The first experimental bird flu vaccine made from lab-grown cells instead of chicken eggs shows promise in blocking the highly lethal virus, scientists report.
The advance is good news not just for preparations in case of a pandemic, but also because it offers a way to make shots for seasonal flu much faster. That gives health officials crucial extra time to better match annual shots to the flu strains circulating.
It also would reduce dependence on the antiquated system of using millions of eggs to make flu vaccines and could cut production time roughly in half, to as little as 12 weeks, according to maker Baxter International.
Results of mid-stage testing of the Baxter vaccine, Celvapan, showed two shots produced an immune response considered strong enough to protect 76% of healthy adults from both the H5N1 Vietnam strain it targets and the related Hong Kong strain; it appeared to protect 45% from a third, Indonesian strain.
"I think it is a big leap forward," said Wilbur Chen, a vaccine researcher at the University of Maryland School of Medicine not involved in the study.
Since the first outbreak in Hong Kong in 1997, more than 240 people in Asia, Europe and Africa have died from bird flu, which kills about two-thirds of people infected. Nearly all had close contact with poultry, but scientists worry bird flu could mutate to a form easily spread among people, who have no natural immunity. Many experts believe a pandemic will eventually occur.
Earlier in the week, Hong Kong health officials ordered the slaughter of all live poultry in street markets due to one of the largest outbreaks of the virus in birds in years.
The U.S. has stockpiled 23 million doses of egg-based human bird flu vaccine made by three companies; some European countries also have such stockpiles and are ordering Baxter's cell-based vaccine.
Other human vaccines--a few using cells or genetic engineering but most made from eggs--are being tested in dozens of government and commercial projects. Baxter officials say theirs is the first produced in cells that's been tested in people, and they expect to get a European Union license for Celvapan around year-end.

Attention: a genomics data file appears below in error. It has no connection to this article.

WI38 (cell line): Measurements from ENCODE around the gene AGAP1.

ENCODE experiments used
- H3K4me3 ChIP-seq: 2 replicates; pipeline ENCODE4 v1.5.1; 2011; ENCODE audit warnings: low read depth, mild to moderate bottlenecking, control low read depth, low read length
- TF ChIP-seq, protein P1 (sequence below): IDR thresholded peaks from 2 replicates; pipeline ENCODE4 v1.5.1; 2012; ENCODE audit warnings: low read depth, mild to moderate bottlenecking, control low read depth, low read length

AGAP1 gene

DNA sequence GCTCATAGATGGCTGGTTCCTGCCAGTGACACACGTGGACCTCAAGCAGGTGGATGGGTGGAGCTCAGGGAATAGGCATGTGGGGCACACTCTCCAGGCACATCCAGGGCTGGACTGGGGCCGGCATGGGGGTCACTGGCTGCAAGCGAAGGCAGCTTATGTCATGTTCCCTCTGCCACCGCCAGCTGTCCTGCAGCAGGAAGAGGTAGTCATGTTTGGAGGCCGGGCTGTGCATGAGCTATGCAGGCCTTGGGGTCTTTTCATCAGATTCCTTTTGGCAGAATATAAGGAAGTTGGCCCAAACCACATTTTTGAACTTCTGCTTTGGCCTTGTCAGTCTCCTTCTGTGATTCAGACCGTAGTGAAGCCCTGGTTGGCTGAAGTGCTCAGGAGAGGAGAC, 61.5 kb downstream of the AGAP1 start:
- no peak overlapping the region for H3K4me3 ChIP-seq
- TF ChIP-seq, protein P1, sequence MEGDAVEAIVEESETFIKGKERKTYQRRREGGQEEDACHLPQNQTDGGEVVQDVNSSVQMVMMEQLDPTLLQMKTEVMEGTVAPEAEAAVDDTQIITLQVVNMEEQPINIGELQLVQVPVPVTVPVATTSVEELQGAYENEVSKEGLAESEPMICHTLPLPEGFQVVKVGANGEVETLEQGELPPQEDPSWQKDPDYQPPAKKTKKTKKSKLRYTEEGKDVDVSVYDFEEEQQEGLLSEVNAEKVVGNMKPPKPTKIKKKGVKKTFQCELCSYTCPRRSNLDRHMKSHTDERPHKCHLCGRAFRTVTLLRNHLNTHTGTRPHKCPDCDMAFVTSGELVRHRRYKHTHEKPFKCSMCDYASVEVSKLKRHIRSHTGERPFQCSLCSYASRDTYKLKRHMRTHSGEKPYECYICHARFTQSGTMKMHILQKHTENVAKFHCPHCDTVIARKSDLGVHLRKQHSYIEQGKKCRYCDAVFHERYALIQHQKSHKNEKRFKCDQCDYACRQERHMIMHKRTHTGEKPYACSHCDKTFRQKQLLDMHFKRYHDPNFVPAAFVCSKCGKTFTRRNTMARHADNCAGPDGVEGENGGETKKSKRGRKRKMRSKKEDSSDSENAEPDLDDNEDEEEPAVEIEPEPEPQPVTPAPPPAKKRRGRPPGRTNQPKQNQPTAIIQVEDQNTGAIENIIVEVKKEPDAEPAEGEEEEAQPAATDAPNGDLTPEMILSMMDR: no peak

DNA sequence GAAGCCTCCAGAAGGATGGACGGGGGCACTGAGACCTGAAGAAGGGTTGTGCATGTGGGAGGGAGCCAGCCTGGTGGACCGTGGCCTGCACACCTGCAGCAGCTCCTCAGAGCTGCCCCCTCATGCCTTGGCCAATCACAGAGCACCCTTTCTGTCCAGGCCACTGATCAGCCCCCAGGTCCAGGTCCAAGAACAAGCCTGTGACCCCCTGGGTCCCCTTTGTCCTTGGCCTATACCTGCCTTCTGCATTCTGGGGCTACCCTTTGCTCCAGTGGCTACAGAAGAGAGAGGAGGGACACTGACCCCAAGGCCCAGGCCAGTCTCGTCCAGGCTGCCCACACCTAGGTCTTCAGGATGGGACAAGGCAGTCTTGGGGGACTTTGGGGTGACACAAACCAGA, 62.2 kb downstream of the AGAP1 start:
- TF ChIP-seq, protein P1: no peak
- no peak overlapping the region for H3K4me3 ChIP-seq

The results of the company-funded study were reported in the New England Journal of Medicine.
A total of 275 volunteers in Austria and Singapore got one of four doses. The best results--the 76% protection--came from the second-lowest dose.
That dose also proved effective in a final-stage test last year of 550 volunteers in Austria and Germany, according to Harmut Ehrlich, head of research and development for Baxter's Vienna-based Bioscience unit. It protected 73% of adults under 60 and 74 percent of those over 60 from the Vietnam strain. It was less effective against the Indonesian strain and wasn't tested against the older Hong Kong one.
To measure effectiveness, volunteers' blood is tested to see how well the new antibodies they developed kill the virus.
William Schaffner, a Vanderbilt University infectious disease specialist, said researchers need to keep working to make a better vaccine but Baxter's got "pretty darn good results" at low doses.
"I'm excited about this, but we have not yet reached the finish line," he said.
In the U.S., HHS has invested $1.5 billion in research on cell-based seasonal and pandemic flu vaccines.
In the half-century-old egg method, virus samples are injected into hundreds of millions of specialized eggs and incubated. The egg fluids are later harvested, concentrated and purified into the vaccine.
With cell technology, small amounts of virus are put in large fermenting tanks with nutrients and cells derived from monkey kidneys, and the virus multiplies. Then the virus is inactivated, purified and put into vaccine vials.
Two cell culture vaccines for seasonal flu are licensed in Europe, said Marie-Paule Kieny, director of the World Health Organization's vaccine research program. But full development of the technology could still take a few years, she said.
Experts said Baxter's vaccine appears to work better than egg-based ones, but cautioned that lab results from different companies are hard to compare.
Linda Lambert, chief of the respiratory diseases branch at the National Institute of Allergy and Infectious Diseases, said the Baxter vaccine's protection against multiple strains could be important if a pandemic is caused by a strain other than H5N1.
"If another pops up, we'll know what to do," based on what Baxter and other researchers have been learning, she said.